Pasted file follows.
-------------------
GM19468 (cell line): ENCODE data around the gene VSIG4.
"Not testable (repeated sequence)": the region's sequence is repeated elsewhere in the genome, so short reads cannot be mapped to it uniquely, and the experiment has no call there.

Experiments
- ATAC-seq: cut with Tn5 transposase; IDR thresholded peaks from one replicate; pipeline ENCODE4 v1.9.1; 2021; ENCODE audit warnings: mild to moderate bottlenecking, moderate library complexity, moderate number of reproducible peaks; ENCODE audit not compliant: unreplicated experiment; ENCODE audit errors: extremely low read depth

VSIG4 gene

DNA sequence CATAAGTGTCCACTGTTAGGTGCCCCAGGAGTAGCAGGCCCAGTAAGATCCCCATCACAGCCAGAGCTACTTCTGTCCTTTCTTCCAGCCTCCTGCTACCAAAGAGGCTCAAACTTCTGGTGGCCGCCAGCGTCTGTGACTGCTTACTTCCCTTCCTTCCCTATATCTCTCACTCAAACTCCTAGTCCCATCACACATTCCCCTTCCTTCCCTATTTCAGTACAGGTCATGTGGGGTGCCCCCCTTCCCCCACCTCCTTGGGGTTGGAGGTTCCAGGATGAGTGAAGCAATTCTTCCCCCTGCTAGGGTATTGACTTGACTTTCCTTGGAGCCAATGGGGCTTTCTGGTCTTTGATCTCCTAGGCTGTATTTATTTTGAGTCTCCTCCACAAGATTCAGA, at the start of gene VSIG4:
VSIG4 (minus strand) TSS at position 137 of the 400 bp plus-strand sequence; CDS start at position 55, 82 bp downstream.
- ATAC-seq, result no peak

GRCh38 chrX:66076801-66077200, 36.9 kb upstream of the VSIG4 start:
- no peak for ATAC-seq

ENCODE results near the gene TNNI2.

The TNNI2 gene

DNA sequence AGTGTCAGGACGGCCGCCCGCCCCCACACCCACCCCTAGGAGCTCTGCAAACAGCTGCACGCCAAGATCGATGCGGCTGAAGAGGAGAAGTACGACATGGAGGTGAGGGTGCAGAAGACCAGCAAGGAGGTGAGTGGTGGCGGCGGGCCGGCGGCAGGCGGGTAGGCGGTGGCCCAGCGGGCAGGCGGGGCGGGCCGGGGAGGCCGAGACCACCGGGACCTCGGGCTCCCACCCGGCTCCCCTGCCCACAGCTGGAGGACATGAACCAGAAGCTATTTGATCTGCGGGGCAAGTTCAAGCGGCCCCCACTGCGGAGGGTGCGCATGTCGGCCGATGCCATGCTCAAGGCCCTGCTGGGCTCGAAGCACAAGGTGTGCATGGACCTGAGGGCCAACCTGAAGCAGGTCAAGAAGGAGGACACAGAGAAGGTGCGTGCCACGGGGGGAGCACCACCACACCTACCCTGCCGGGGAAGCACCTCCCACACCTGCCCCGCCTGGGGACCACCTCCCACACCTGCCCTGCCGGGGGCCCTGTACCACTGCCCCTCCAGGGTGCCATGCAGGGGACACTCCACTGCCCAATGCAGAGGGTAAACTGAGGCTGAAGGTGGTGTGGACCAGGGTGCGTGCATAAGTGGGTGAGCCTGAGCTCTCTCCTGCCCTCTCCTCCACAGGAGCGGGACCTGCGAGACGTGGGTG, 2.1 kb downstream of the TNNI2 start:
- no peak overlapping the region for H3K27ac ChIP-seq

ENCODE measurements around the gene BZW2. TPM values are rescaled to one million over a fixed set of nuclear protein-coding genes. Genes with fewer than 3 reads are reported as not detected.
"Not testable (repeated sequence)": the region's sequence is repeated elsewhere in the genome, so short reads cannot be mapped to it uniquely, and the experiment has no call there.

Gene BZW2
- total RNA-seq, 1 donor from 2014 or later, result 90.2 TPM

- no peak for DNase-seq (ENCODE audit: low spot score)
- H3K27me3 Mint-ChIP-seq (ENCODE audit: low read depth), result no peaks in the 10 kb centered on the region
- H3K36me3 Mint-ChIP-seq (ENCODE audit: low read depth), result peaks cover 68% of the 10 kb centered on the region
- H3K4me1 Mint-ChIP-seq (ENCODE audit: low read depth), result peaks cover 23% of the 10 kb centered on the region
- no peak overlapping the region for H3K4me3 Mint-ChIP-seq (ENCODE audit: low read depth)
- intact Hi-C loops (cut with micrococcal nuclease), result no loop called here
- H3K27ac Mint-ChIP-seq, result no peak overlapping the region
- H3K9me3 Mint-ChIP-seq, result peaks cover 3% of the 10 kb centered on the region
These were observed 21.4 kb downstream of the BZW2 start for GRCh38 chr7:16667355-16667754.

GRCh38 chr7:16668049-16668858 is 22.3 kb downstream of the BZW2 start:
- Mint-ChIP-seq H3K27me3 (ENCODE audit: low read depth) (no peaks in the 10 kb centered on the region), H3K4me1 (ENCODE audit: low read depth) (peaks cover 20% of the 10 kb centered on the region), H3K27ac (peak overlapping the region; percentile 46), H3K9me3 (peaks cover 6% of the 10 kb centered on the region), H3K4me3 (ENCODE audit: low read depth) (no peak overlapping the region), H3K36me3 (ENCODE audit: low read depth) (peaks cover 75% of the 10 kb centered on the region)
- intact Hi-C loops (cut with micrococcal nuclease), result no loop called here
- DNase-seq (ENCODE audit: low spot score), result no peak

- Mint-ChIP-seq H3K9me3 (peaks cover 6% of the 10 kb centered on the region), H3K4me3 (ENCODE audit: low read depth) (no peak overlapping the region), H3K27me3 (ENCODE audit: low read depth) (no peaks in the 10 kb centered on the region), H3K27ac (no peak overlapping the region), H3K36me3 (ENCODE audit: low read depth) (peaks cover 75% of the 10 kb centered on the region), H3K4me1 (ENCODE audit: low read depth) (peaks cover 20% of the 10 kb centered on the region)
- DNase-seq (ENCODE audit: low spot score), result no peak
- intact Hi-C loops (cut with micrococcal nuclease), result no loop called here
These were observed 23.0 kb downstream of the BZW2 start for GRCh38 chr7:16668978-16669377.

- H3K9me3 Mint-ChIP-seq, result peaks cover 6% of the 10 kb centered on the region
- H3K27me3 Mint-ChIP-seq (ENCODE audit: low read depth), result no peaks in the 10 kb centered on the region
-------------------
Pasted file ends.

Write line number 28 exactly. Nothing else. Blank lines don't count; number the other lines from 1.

GRCh38 chr7:16668049-16668858 is 22.3 kb downstream of the BZW2 start: